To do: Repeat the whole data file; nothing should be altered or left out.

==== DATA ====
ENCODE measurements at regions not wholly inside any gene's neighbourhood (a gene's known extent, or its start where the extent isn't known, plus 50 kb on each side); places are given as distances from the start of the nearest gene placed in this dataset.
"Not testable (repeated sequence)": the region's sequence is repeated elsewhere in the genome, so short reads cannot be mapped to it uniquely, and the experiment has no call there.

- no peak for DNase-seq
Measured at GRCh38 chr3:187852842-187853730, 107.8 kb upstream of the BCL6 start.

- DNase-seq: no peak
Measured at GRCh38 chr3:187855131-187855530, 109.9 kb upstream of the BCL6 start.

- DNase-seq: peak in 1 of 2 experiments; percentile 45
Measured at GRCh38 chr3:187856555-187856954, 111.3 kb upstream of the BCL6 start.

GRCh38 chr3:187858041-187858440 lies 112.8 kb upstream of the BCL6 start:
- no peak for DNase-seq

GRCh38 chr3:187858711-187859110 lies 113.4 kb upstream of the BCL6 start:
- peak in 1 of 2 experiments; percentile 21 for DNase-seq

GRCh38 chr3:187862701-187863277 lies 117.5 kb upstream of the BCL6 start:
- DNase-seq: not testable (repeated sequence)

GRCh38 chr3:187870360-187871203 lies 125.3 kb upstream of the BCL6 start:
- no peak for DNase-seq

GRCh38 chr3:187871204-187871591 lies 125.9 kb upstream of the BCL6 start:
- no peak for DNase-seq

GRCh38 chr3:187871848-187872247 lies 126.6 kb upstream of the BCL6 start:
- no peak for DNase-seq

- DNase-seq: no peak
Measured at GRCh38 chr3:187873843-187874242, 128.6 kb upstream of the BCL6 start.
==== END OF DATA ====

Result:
ENCODE measurements at regions not wholly inside any gene's neighbourhood (a gene's known extent, or its start where the extent isn't known, plus 50 kb on each side); places are given as distances from the start of the nearest gene placed in this dataset.
"Not testable (repeated sequence)": the region's sequence is repeated elsewhere in the genome, so short reads cannot be mapped to it uniquely, and the experiment has no call there.

- no peak for DNase-seq
Measured at GRCh38 chr3:187852842-187853730, 107.8 kb upstream of the BCL6 start.

- DNase-seq: no peak
Measured at GRCh38 chr3:187855131-187855530, 109.9 kb upstream of the BCL6 start.

- DNase-seq: peak in 1 of 2 experiments; percentile 45
Measured at GRCh38 chr3:187856555-187856954, 111.3 kb upstream of the BCL6 start.

GRCh38 chr3:187858041-187858440 lies 112.8 kb upstream of the BCL6 start:
- no peak for DNase-seq

GRCh38 chr3:187858711-187859110 lies 113.4 kb upstream of the BCL6 start:
- peak in 1 of 2 experiments; percentile 21 for DNase-seq

GRCh38 chr3:187862701-187863277 lies 117.5 kb upstream of the BCL6 start:
- DNase-seq: not testable (repeated sequence)

GRCh38 chr3:187870360-187871203 lies 125.3 kb upstream of the BCL6 start:
- no peak for DNase-seq

GRCh38 chr3:187871204-187871591 lies 125.9 kb upstream of the BCL6 start:
- no peak for DNase-seq

GRCh38 chr3:187871848-187872247 lies 126.6 kb upstream of the BCL6 start:
- no peak for DNase-seq

- DNase-seq: no peak
Measured at GRCh38 chr3:187873843-187874242, 128.6 kb upstream of the BCL6 start.